Dorothy Day was a Catholic activist who co-founded the Catholic Worker movement.
She spent decades serving the poor and opposing war. Her only child settled in Vermont and today several of her grandchildren live here.
One of them has been dividing her time between Vermont and a "house of hospitality" that Day started in New York City.
Day started out as a journalist but after converting to Catholicism, she dedicated her life to opposing war and serving the poor.
Day explains, "If anyone comes to you hungry, you don’t say to him, ‘Go, be thou filled.’ ‘Go, be warm.’ You go ahead and see to it that he does get what he needs. You can’t pass the buck that way. You can’t go ahead and say, ‘Go to this agency or that.’ You’re supposed to immediately reply to the need of that person."
Day was equally outspoken in opposing war, even when so-called "just wars" against Fascism were waged against Franco and Hitler.
Even though some of her stands were controversial, the church is considering Day for sainthood. Last November the Conference of American Catholic Bishops endorsed the cause of sainthood.
But she was also a mother. Day’s only child, a daughter named Tamar, settled on a 15-acre farm in Perkinsville and had nine children of her own. It’s a different world from Manhattan’s East Village.
On East 3rd Street, a few doors down the block from the Hell’s Angels clubhouse, there’s a four-story red brick building that once was Day’s home.
Mary House has a soup kitchen and a shelter for homeless women. The poor can also get free clothing here.
"This is a very important part of what we do, clothing the naked," says Martha Hennessy, the 57 year-old granddaughter of Dorothy Day, who has taken up some of her grandmother’s work. Hennessy stays here at Mary House for up to a month at a time when she’s not back in Perkinsville or off speaking at Catholic parishes and colleges.
According to Hennessy, "We have house shifts, which consists of cooking, cleaning, sitting and talking to people, getting lunch ready for the soup line. We have anywhere from 30 to 70 women coming for meals. It’s very similar to my previous life in terms of being a mother, in terms of being a daughter, in terms of being a sister."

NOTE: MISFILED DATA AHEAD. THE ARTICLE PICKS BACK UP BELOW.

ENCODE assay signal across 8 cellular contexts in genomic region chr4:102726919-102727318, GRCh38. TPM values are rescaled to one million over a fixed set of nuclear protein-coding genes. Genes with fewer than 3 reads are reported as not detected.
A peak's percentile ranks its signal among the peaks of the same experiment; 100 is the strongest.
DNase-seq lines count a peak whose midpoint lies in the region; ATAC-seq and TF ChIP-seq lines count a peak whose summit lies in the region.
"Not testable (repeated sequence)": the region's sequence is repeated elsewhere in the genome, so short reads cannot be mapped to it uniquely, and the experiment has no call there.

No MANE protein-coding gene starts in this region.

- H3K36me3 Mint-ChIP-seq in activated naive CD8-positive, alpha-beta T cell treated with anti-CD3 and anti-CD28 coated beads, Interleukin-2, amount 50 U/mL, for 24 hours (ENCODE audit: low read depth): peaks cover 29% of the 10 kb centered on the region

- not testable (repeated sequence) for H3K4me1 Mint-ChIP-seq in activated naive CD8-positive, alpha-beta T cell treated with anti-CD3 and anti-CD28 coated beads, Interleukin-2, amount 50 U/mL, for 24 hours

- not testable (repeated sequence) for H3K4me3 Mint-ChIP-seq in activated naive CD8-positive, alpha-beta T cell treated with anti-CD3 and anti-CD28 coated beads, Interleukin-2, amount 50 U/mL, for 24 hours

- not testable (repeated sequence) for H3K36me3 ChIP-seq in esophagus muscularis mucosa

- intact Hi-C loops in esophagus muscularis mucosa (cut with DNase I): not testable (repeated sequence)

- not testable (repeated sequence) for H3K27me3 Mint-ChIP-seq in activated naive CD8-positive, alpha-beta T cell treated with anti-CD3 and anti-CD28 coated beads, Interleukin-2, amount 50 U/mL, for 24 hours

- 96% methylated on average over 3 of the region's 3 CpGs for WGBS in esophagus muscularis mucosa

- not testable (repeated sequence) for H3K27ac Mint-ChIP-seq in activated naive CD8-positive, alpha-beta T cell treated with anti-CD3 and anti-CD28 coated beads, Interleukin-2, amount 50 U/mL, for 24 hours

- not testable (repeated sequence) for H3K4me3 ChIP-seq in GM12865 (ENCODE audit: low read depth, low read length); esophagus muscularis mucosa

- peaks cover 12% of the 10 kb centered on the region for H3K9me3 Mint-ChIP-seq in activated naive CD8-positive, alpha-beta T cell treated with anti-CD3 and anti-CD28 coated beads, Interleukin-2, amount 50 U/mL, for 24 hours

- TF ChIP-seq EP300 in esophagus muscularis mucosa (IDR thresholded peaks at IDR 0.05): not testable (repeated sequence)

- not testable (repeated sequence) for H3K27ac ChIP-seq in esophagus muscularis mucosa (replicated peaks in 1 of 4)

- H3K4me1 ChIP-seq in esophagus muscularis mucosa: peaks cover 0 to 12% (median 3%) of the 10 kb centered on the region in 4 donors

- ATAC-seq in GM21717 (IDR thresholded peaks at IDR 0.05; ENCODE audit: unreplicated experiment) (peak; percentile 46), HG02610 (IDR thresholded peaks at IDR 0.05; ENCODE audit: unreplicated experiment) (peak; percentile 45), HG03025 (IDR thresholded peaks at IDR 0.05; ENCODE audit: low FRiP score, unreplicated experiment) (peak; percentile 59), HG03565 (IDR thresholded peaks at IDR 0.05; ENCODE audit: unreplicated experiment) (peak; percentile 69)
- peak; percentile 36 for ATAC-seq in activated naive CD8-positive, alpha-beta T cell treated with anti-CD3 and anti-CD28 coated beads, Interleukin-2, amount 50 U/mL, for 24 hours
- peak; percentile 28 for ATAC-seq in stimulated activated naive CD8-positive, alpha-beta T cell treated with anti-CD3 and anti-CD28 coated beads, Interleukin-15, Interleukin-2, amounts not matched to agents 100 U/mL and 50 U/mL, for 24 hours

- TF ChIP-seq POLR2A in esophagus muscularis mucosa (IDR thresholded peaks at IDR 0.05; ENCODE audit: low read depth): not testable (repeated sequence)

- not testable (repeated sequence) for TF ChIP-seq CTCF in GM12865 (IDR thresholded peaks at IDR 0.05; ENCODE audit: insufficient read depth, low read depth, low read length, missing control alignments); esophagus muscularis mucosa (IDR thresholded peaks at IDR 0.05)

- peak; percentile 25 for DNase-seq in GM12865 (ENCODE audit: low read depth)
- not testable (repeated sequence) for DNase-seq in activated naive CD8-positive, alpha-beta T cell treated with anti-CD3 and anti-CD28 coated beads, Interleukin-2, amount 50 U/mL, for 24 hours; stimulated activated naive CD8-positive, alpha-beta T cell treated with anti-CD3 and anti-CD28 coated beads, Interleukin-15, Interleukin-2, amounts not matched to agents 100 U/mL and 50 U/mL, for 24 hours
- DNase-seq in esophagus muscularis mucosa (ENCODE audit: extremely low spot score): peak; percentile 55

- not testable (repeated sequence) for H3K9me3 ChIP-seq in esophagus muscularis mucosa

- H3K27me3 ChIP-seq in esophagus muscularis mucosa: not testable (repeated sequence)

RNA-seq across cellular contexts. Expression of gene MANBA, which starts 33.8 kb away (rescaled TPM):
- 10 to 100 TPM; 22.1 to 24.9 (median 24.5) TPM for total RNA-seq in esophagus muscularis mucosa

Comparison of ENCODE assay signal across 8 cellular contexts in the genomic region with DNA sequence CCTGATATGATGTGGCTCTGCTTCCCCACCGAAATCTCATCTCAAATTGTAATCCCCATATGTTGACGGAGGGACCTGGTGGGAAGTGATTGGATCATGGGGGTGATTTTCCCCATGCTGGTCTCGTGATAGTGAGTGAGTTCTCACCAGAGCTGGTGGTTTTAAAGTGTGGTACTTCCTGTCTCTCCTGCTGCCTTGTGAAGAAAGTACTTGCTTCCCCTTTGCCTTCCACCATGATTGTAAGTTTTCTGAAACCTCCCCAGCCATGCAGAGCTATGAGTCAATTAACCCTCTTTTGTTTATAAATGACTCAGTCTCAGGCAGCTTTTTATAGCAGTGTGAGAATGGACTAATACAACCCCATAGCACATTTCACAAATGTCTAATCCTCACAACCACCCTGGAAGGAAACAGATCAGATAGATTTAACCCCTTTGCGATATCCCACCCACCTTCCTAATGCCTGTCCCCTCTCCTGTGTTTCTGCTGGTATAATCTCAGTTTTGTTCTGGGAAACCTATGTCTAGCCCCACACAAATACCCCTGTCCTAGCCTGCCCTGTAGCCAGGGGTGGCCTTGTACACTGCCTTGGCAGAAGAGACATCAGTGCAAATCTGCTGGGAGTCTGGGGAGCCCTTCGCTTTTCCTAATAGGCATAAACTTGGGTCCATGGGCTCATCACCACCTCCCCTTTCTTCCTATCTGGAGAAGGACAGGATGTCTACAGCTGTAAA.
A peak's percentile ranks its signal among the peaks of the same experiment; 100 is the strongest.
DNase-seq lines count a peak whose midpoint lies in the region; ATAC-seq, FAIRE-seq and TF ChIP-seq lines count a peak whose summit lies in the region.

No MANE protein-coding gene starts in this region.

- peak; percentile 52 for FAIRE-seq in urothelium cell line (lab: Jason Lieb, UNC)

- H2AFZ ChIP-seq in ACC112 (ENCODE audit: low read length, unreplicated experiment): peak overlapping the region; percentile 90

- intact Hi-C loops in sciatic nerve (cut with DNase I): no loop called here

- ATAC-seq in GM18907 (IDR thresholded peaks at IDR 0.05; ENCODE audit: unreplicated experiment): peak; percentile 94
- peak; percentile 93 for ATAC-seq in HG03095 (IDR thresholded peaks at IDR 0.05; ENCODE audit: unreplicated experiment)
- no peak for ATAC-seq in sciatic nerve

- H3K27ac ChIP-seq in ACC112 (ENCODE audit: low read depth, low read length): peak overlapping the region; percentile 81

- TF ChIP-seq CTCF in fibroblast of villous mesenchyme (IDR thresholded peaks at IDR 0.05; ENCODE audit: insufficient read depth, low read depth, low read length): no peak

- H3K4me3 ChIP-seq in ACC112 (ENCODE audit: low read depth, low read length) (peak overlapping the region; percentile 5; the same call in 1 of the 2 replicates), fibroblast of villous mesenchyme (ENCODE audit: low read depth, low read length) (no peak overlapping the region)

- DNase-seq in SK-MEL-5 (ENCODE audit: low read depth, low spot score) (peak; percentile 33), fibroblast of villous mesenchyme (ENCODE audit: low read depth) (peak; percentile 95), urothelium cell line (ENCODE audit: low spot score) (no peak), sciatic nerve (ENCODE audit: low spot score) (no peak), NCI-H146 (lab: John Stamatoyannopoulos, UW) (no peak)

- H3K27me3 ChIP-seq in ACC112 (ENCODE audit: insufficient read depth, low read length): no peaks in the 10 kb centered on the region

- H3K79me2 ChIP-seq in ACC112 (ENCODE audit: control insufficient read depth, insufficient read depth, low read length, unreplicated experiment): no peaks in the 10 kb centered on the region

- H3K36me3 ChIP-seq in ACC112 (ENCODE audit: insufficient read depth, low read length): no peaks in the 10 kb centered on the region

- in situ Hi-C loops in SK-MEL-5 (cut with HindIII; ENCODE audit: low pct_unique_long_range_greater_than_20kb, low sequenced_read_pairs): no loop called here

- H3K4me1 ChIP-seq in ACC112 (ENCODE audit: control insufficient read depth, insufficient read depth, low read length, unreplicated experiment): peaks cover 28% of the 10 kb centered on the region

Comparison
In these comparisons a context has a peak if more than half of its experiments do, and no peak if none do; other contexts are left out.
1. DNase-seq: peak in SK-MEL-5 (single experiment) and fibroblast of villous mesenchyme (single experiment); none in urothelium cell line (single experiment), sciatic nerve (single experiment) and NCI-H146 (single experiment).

Hennessy and her siblings have a longstanding connection to the Catholic Worker movement. Many have visited the Catholic Worker farm in upstate New York. Hennessy has memories of visiting Mary House as a young girl. "I was a very shy kid. So, it was very nerve-wracking for me as a kid. The homeless are people dealing with mental illness, addiction and so, yes, it was a very scary thing for me to enter into that world, especially being a young child growing up in isolation in Vermont."
Hennessy was raised as a Catholic but says her connection to the Church was severed when her father left the family. She was drawn back to the church after her son joined the military, and after she met a man in Hawaii who had been part of the Catholic Worker movement.
"I started attending church on a regular basis and just found myself weeping all the time," Hennessy says.
In Vermont, Hennessy had been working as an occupational therapist at local public schools and the VA Hospital in White River Junction. But her opposition to American military intervention in Iraq and Afghanistan and her reconnection to her Catholic faith led her back to the work of her grandmother, who died in 1980.
"It’s been hard. I’ve left my family, my home," she notes. "I found I could no longer stay at home, I could no longer work and pay war taxes."
The Catholic Worker commitment to non-violence is very much in evidence at Mary House where walls are covered with portraits of Dorothy Day and Martin Luther King Jr., as well as a banner calling for the shutdown of the American military prison at Guantanamo.
"I think that she did a marvelous job of bringing together all of these different strands, this model of being faithful, practicing the works of mercy, non-violence, voluntary poverty and hospitality," says Hennessy. She understood clearly what the words of Jesus meant and she faithfully tried to follow that and live accordingly."
Some of the same causes embraced by the new pope, Francis. Hennessy last saw her grandmother here at Mary House the year before she died. Hennessy was in her early 20s then, so she has vivid memories of her grandmother. "She was a regular grandmother. She was an ordinary grandmother. And then in other ways I understood her to be extraordinary. She would come to visit us in Vermont. She would make us work more than our mother would make us work. I remember that. She was more disciplined and more focused than my mother was."
And yet Hennessy is ambivalent about her grandmother’s nomination for sainthood. Many in the Catholic Worker community believe she is a saint already, Hennessy says. She would rather that the bishops should follow what Dorothy Day was trying to teach, especially her stand against war. Hennessy thinks the Catholic Church needs to come to Dorothy Day, something Hennessy is doing by volunteering at Mary House in New York City.
Note: Martha Hennessy is currently in Amman, Jordan, helping to set up an occupational therapy clinic for kids with learning disabilities. She plans to be there for six months.